This retrospective study of eleven cases of THS based on ICHD-3 beta criteria showed that the clinical manifestations were variable. The sixth CN (72.73 %) was most commonly involved, followed by the third (45.45 %), and fourth CN (45.45 %). Previous studies reported a high rate of third CN (78–91 %) involvement [6, 7], however, Curone et al. reported a low rate of third CN (39 %) involvement [8]. As such, CN involvement has been variably reported in each study. THS is usually treated with steroid, but there are no rules regarding drugs, formulations, routes of administration, or therapeutic doses. Steroid treatment generally includes prednisone, MPD, and dexamethasone given orally or by IV injection. In this study, five patients were treated with IV MPD at 1 g/day for three days, and six patients received oral MPD at 50 mg/day for seven days, then the dosage was tapered. The difference in treatment dose was determined in consideration of the patient’s age, the severity of their symptoms, and underlying diseases. After the initiation of MPD treatment, pain resolved within two days in all patients, and ocular motor limitation gradually improved. Other studies reported that most patients achieved pain relief within 72 hours and that CN palsy resolved over two to eight weeks [6, 7]. In the patients in this study, the recovery period varied from one to eight weeks, similar to the previous report. Steroid treatment relieves the pain quickly, but the signs do not resolve immediately after treatment. As in this study and previous studies, because steroid administration had dramatic effects, when THS is diagnosed, it is important to start steroid therapy immediately. An accurate diagnosis is important for quick and appropriate treatment, but many diseases must be considered in the differential diagnosis of painful ophthalmoplegia. Tolosa-Hunt syndrome is a diagnosis of exclusion requiring various examination and careful evaluation to rule out tumors, vascular causes, or other forms of inflammation in the lesion of the cavernous sinus and superior orbital fissure (Table 4). The role of MRI in the criteria has been included as “granulomatous inflammation demonstrated by MRI or biopsy” in the ICHD-3 beta criteria. In most studies and our study, no patient had a biopsy or pathological examination [3, 4, 6, 7]. Also, the location of lesion is an important factor in the differential diagnosis, especially an orbital pseudotumor with characteristics and steroid response similar to THS [9]. Therefore, MRI plays a key role in the diagnosis of THS. Since THS can be diagnosed by anatomical location, MRI should be performed if THS is suspected in a case of painful ophthalmoplegia. The recurrence rate in our study (18.18 %) was similar to that of Rui et al. (23 %) [6] and Colnaghi et al. (21 %) [3] but was lower than that reported by Zhang et al. (37 %) [7]. Two patients in this study experienced recurrences, one recurred after five weeks and the other had a history of THS diagnosis five years earlier. THS patients have a good prognosis but recurrences occur in about 21–50 % of the cases over an interval of months to years [3, 7, 10]. Thus, it is important to consider follow-up and the possibility of a recurrence after a full recovery. In this study, the laboratory test results showed elevated ESR values in three patients, which were the patients with all third, fourth, and sixth CN involvement. However, no patients with non-elevated ESR had paralysis of all third, fourth, and sixth CNs. In patients with elevated ESR, one patient did not recover from visual impairment, and the other two showed complete recovery, but the recovery period of the three patients was about 2 months, which was longer than the average recovery period of all patients. The longer recovery period can be considered in association with the clinical findings that there are many involved CN palsy, and the ESR values could be considered as a factor predicting the severity of the disease and the recovery period. However, it is expected that further studies of the blood test results in more patients will be needed in the future. Meanwhile, ON dysfunction has been reported, indicating that the pathological process may involve the orbital apex [10]. Two patients in this study had optic neuritis as ON involvement and enhanced apex lesions were confirmed by orbit MRI. One patient had fourth CN palsy and optic neuritis and recovered completely after steroid treatment. In contrast, in other patients with third, fourth, and sixth CN palsy, relapsed five weeks later with retrobulbar optic neuritis and third, fourth, and sixth CN palsy. After high-dose steroid treatment, the ocular motor limitation was completely recovered, but the vision loss (recognition of hand motion) did not improve and a pale optic disc was observed at follow-up. Kline and Hoyt [10] reported that the optic disc may be normal, swollen, or pale in appearance, with visual decline ranging from minimal to blindness, and variable final visual acuity. In the two cases in this study, the opposite results were found. In one case, the visual acuity was completely recovered and in the other case, it was not recovered despite the same treatment. In patients whose vision did not recover, oral MPD at 50 mg/day was prescribed at the initial examination because of old age and uncontrolled diabetic history. At recurrence of THS with optic neuritis, 1 g of MPD was administered, but the loss of vision did not recover. It is thought that the damaged ON axons could not be recovered due to persistent granulomatous inflammation. We suggest that initial IV MPD at 1 g/day might have a better prognosis considering the elevated ESR and extended inflammation of cavernous sinus and orbital apex. Although optic neuritis as ON involvement is not common in THS, the occurrence of ON dysfunction should be confirmed through a visual acuity examination during the follow-up period and immediate high dose steroid treatment should be initiated. In addition, even if the ocular motor limitation have improved, it is necessary to check for recurrence or ON function through sufficient follow-up. Our study had several limitations. First, it was a retrospective, single-hospital-based study, suggesting possible selection bias. Second, the sample size was small due to the relatively uncommon occurrence of the disease. Third, the follow-up intervals were not standardized and were not long-term. Nevertheless, this study showed the strength of analyzing eleven cases and reporting various THS clinical symptoms. In conclusion, considering that THS may cause optic neuritis as ON involvement, immediate high dose steroid treatment should be performed at the time of diagnosis. In addition, since there is a possibility of recurrence, long-term follow-up is necessary.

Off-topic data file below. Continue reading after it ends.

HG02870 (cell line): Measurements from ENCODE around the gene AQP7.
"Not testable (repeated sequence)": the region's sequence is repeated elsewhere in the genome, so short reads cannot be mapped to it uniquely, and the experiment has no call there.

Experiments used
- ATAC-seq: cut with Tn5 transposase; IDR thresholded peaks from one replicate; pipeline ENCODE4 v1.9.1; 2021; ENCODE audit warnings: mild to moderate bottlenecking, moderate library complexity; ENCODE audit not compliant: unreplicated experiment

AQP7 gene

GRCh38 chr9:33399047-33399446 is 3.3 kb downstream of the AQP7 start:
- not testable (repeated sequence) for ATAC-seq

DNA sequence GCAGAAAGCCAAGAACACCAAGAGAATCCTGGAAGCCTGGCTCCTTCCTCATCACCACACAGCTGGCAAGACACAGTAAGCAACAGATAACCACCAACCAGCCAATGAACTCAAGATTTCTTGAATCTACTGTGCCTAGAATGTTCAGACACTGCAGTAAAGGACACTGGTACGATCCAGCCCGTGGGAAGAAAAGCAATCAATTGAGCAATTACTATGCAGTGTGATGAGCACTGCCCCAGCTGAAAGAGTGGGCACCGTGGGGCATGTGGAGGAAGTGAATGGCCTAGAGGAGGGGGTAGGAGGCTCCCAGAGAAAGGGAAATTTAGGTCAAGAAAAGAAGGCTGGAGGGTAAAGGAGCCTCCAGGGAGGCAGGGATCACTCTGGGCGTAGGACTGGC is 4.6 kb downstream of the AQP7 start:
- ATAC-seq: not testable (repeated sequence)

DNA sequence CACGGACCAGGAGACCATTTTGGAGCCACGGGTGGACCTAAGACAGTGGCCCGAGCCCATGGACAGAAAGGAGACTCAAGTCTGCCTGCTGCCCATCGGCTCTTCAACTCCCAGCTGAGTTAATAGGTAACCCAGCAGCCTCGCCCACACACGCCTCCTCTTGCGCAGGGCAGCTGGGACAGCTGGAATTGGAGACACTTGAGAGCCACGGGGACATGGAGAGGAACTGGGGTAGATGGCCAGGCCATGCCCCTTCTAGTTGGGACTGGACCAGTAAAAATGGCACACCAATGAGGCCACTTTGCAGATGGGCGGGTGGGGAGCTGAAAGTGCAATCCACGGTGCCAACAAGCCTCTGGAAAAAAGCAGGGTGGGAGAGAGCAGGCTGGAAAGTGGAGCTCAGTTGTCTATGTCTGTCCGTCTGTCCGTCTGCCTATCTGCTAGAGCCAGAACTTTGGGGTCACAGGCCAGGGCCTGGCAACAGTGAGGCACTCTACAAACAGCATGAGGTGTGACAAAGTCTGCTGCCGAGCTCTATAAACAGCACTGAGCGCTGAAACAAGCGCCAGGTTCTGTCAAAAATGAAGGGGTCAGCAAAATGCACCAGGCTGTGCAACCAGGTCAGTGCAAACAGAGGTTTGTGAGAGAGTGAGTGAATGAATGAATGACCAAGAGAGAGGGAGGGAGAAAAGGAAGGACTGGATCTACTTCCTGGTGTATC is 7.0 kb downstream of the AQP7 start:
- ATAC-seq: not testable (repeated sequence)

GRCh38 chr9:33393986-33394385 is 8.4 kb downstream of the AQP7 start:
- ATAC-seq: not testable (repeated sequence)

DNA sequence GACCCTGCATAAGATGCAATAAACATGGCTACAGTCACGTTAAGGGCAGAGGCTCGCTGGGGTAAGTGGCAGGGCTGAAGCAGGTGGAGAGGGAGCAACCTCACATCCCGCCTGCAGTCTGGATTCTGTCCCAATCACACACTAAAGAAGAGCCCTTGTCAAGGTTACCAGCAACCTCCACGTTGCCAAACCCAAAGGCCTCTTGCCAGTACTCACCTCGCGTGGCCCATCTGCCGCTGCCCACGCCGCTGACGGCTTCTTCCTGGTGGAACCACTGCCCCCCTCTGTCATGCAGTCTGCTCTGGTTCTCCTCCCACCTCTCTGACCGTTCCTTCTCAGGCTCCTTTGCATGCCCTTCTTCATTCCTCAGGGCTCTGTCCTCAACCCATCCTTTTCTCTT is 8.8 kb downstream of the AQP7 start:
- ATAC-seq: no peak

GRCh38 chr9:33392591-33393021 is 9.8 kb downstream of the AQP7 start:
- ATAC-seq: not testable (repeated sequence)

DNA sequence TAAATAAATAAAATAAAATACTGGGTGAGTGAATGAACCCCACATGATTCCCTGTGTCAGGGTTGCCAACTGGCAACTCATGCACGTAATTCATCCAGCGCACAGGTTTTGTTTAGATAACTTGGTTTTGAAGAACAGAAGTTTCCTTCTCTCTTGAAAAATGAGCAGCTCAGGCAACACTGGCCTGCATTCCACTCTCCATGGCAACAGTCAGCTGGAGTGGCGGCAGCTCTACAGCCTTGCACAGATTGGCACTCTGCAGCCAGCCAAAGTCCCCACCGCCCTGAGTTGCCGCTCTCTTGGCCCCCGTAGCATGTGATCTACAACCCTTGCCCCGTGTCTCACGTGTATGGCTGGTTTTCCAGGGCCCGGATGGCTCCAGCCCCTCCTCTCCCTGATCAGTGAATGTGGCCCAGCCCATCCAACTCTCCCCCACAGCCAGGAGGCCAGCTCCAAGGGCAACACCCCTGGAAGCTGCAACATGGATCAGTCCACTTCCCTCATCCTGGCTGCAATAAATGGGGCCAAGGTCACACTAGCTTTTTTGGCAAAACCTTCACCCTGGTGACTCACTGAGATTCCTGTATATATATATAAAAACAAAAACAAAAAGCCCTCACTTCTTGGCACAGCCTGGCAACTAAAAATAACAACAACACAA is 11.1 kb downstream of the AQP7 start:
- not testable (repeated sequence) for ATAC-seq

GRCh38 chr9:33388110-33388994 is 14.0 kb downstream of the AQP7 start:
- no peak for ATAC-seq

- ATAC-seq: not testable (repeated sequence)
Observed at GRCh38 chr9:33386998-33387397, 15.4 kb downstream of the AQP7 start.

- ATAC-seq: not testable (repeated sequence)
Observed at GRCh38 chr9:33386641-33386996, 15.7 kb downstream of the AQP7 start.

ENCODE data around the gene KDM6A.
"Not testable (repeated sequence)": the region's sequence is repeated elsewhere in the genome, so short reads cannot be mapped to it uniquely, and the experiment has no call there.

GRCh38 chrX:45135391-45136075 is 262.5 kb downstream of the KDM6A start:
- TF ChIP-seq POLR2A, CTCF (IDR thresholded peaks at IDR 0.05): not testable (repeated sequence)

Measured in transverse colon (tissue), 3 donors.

Table 4 Diagnostic evaluation of Tolosa-Hunt syndrome